I’ve spent the past couple of weeks learning a new skill – making charts using Microsoft Excel. This article will use my new skills to compare gold’s current C-wave development with gold’s great parabola that concluded on January 21, 1980, as well as examine the historic relationship of gold with gold mining stocks using both the BGMI (Barron’s Gold Mining Index) and HUI (Amex Gold Bugs Index). Then we will conclude with some charts of miners that appear to have not only explosive future earnings, but also explosive future price appreciation.
The upper portion of this chart is the great 1977-1980 gold parabola that blew up on January 21, 1980.
The lower portion of the chart uses the Excel spreadsheet to recreate this parabola (in blue). The red line is the price of gold from the beginning of the current C-wave (April 16, 2009). The green line is essentially a duplication of the conclusion of the great 1980 parabola ‘glued’ onto the current gold price.
I am showing you this in the context of historical perspective and not in the context of price prediction.
Honestly, I shudder to think what it what take for gold to now double it’s current price of $1857 to over $3700 in the next 10 weeks. But I do recognize that it is possible – particularly because, as we observed in 1980, it has happened before.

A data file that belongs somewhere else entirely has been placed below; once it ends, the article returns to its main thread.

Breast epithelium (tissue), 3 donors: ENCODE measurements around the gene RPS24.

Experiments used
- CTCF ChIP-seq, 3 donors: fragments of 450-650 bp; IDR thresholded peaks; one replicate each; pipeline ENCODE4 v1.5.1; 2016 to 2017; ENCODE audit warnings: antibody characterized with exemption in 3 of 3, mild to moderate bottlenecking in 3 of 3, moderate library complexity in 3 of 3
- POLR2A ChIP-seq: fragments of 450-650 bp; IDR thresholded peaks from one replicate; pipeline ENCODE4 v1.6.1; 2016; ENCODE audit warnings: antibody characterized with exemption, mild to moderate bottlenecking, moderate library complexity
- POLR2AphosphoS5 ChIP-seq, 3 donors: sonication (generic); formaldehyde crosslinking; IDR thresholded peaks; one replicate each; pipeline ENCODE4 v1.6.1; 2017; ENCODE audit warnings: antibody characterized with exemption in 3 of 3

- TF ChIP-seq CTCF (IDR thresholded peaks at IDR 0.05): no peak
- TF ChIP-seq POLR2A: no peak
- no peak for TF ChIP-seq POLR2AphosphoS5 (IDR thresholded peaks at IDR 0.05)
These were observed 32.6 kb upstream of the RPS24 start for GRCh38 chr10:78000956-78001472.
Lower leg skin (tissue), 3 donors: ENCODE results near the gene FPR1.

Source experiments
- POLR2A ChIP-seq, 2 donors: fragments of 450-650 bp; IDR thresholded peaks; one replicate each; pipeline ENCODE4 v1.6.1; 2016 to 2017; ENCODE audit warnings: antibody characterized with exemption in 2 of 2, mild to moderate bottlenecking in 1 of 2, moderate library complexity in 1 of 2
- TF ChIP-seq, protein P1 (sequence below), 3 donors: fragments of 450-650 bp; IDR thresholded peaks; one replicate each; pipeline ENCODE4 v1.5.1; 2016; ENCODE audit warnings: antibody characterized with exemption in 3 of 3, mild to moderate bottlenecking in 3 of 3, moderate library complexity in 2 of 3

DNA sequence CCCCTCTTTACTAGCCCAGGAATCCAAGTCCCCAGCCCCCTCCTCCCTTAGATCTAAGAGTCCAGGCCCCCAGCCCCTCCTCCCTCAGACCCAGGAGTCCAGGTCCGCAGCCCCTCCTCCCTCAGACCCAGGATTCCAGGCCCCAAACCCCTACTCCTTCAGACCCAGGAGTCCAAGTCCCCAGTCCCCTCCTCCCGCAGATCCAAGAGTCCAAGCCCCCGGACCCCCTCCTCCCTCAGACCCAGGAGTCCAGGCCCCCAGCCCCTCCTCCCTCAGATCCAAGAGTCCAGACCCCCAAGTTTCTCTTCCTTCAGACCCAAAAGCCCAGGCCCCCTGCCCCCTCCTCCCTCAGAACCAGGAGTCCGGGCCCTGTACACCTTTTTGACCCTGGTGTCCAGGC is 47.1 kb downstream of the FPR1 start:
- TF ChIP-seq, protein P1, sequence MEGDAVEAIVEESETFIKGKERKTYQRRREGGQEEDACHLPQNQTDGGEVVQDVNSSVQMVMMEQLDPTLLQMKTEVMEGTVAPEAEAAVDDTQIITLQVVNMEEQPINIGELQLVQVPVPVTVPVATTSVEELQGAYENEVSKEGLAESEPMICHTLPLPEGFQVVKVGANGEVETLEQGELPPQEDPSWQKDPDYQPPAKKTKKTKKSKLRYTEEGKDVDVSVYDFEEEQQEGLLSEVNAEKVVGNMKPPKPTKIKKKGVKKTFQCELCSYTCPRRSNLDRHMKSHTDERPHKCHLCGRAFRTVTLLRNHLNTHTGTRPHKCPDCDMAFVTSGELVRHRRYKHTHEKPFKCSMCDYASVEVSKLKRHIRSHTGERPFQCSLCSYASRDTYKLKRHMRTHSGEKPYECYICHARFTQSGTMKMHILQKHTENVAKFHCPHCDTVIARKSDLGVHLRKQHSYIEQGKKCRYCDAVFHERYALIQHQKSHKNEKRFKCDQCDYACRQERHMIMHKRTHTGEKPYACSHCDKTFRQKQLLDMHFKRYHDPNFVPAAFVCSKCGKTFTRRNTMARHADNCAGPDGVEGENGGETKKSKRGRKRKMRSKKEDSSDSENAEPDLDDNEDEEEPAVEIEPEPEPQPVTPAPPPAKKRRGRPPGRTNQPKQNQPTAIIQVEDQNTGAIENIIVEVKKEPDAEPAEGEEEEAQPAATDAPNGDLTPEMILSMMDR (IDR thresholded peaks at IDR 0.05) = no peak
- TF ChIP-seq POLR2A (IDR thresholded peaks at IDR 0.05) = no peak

I can indeed think of several realistic mechanisms to make this happen as ‘historically contemplated’ on this chart (think Bernanke and QE 3, Europe and sovereign defaults, Comex futures short squeeze of exciting proportion, and other possibilities including war and so on).
The mining indices we are familiar with, such as the HUI (Amex Gold Bugs Index) and XAU (Philadelphia Gold/Silver Sector Index), believe it or not, have not existed for all that long. The HUI dates back to mid-1997 and the XAU only to mid-1995.
Fortunately, there is an index of precious metal mining stocks that predates both the HUI and XAU – and it is the BGMI (Barron’s Gold Miners Index). Data and charting of this historical index is available online (BGMI link HERE) and dates back to 1939.
This next chart shows you both the BGMI price action to the present day, as well as a log-scaled chart that suggests the relationship between this index of gold miners to the ever changing price of gold.
The lower portion of the chart suggests that a BGMI/Gold ratio at or below 1:1 has been consistent with the beginning of huge gold miner stock rallies, particularly since 1978. Unfortunately, I did not design both of these charts (‘glued’ one atop the other) with the identical time frame – which means that 1.0 readings on the lower chart do not line up precisely with the rally origins in the upper chart.
But hey, I warned you I am just learning how to do this stuff.
At any rate, using this metric it appears the gold miners are seriously oversold and likely to rally hard. The current reading is well below 1:1.
If you would like to study the BGMI in greater detail, Mark Lundeen has authored a number of outstanding analyses which include: 1, 2 and 3.